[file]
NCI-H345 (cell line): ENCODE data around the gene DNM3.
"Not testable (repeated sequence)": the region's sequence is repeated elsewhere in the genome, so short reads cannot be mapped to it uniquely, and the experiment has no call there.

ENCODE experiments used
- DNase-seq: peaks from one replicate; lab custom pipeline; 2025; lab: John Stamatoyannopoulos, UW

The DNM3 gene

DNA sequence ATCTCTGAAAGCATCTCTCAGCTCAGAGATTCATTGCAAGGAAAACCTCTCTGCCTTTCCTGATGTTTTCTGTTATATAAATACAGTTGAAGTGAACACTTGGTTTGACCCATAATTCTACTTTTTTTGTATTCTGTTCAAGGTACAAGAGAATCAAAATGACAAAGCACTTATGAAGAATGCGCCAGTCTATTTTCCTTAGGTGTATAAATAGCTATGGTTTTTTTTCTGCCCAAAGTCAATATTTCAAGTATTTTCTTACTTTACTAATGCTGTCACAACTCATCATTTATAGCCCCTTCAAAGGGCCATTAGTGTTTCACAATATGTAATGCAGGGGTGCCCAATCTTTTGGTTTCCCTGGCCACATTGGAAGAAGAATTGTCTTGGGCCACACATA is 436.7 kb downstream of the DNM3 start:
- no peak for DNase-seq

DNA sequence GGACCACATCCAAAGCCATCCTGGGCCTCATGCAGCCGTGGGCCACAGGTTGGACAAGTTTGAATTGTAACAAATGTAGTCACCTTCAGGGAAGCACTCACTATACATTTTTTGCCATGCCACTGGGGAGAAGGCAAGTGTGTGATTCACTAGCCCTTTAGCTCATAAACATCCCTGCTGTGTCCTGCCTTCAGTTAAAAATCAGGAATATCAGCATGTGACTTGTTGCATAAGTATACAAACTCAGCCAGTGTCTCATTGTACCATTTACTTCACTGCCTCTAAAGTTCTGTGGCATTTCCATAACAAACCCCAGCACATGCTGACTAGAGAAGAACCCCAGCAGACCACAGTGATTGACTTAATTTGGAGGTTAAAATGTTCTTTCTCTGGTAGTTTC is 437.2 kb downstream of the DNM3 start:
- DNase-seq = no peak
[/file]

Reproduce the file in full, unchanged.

NCI-H345 (cell line): ENCODE data around the gene DNM3.
"Not testable (repeated sequence)": the region's sequence is repeated elsewhere in the genome, so short reads cannot be mapped to it uniquely, and the experiment has no call there.

ENCODE experiments used
- DNase-seq: peaks from one replicate; lab custom pipeline; 2025; lab: John Stamatoyannopoulos, UW

The DNM3 gene

DNA sequence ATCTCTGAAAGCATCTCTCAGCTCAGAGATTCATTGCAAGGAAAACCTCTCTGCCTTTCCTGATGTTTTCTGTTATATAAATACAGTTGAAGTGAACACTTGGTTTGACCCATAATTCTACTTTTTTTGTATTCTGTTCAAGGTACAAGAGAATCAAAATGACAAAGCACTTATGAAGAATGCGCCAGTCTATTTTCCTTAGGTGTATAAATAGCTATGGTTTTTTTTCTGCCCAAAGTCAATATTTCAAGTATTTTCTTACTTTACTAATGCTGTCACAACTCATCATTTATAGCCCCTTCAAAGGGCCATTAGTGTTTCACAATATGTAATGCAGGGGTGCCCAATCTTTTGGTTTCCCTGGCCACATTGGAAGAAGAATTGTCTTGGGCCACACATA is 436.7 kb downstream of the DNM3 start:
- no peak for DNase-seq

DNA sequence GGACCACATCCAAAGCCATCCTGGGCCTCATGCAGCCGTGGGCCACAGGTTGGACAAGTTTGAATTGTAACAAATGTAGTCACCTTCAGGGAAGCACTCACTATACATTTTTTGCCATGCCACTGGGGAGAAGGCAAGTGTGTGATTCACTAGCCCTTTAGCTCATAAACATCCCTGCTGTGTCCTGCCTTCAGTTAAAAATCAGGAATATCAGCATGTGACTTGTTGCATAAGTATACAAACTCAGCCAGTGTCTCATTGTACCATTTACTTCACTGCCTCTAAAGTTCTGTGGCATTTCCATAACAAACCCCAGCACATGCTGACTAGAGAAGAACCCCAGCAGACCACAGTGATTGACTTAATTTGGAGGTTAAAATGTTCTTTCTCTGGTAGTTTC is 437.2 kb downstream of the DNM3 start:
- DNase-seq = no peak